A new Property Tax for 2nd home owners in France?

Posted by admin in Business, Property Investment, Property Owners Info | May 16th 2011

Last Wednesday, (11 May) President Sarkozy’s cabinet approved a draft measure to impose a new tax on owners of second homes in France.

If confirmed this legislature will affect French owners if they are resident abroad but keep a second home in France and it will also affect holiday-home owners who are resident abroad and keep a holiday home in France, whether they rent it or not.

UPDATE 18th June 2011: From FR2DAY.com –  http://www.fr2day.com/property/french-holiday-home-tax-scrapped

“A proposed property tax for non-resident property owners will not now proceed. After a cabinet meeting in Paris this afternoon, French Transport Minister Thierry Mariani announced that the measure has been scrapped.”

The draft is expected to be passed by parliament in time to become law in 2012, and will leave hundreds of thousands of people who own holiday homes in France face paying a new annual tax equal to 20% of the property’s rental value.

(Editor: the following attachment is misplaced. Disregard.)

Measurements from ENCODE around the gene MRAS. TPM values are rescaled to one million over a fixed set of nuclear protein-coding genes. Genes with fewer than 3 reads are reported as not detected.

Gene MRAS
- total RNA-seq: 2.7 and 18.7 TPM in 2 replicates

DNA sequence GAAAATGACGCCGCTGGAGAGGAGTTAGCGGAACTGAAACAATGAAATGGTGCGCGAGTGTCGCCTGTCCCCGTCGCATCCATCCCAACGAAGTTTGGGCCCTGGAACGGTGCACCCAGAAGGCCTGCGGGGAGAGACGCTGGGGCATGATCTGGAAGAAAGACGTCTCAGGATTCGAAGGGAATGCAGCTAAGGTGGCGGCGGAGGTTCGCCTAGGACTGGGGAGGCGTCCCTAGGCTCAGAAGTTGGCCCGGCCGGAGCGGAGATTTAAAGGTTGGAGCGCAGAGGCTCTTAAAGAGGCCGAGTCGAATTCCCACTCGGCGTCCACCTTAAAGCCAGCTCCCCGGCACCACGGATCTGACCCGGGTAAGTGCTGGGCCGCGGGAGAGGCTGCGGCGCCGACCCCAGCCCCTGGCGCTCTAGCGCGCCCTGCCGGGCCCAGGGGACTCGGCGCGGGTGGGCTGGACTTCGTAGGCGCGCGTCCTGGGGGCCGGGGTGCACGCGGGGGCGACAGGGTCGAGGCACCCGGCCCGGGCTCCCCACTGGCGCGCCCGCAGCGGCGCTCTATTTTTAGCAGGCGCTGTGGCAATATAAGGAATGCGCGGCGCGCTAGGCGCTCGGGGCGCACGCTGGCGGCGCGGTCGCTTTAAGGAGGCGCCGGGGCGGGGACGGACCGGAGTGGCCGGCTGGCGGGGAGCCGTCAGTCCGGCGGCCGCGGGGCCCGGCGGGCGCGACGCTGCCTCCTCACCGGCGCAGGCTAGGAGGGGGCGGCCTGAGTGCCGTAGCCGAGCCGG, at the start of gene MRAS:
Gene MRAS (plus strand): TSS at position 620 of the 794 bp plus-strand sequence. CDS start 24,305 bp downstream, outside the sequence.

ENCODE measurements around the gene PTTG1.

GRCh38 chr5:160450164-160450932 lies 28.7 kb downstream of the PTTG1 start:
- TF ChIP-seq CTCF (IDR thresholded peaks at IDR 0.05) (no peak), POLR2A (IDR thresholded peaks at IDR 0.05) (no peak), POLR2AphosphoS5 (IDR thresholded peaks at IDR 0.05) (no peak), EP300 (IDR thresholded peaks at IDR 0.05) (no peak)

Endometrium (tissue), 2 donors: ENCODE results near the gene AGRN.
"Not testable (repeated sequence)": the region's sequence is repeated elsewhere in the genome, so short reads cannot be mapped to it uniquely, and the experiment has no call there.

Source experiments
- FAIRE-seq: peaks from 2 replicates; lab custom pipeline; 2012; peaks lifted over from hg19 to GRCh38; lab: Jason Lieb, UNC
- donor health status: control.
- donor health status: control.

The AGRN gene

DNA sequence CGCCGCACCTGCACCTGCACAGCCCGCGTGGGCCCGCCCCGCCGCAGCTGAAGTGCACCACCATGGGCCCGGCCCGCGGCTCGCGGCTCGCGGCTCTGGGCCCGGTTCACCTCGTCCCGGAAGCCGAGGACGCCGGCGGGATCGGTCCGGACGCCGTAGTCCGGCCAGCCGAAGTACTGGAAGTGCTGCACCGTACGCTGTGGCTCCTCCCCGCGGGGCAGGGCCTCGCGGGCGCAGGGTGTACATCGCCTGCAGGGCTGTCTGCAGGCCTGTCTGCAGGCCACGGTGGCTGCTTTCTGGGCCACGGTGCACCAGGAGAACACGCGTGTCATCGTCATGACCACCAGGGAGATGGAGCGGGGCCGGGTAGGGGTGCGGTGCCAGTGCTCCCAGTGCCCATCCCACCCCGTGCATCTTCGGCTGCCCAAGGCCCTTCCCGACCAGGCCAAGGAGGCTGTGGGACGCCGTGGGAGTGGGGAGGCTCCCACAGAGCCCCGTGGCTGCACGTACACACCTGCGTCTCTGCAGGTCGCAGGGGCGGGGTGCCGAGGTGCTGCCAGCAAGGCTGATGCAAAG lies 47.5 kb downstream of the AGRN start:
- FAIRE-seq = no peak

How this new proposed tax is to be implimented and measured is unclear at this point.

Government ministers said that second home owners should help pay for French public services.

‘Being the owner of one or more second homes implies that one benefits directly or indirectly from local and national public services, like the police, legal system and national infrastructure,’ the finance ministry said.

Critics of the new second home tax are already questioning whether it is legal under European law.

Not to be forgotten, though, are the broader reforms to Wealth Tax which this bill is to fall under.

Wealth tax for individuals with assets valued between €800,000 (£698,000) and €1.3 million (£1.1 million) is to be abolished this year.

From next year, assets from €1.3 million to €3 million will be taxed at 0.25%, and assets of more than €3 million (£2.6 million) will be taxed at 0.5 %, replacing four bands with a top rate of 1.8%. Wealth is calculated by adding up the value of assets and deducting loans such as mortgages on property. The proposed changes are likely to cost the government around €900 million per year, and the new tax on second homes would reduce the loss.

What they give with one hand, they take with the other! FML.

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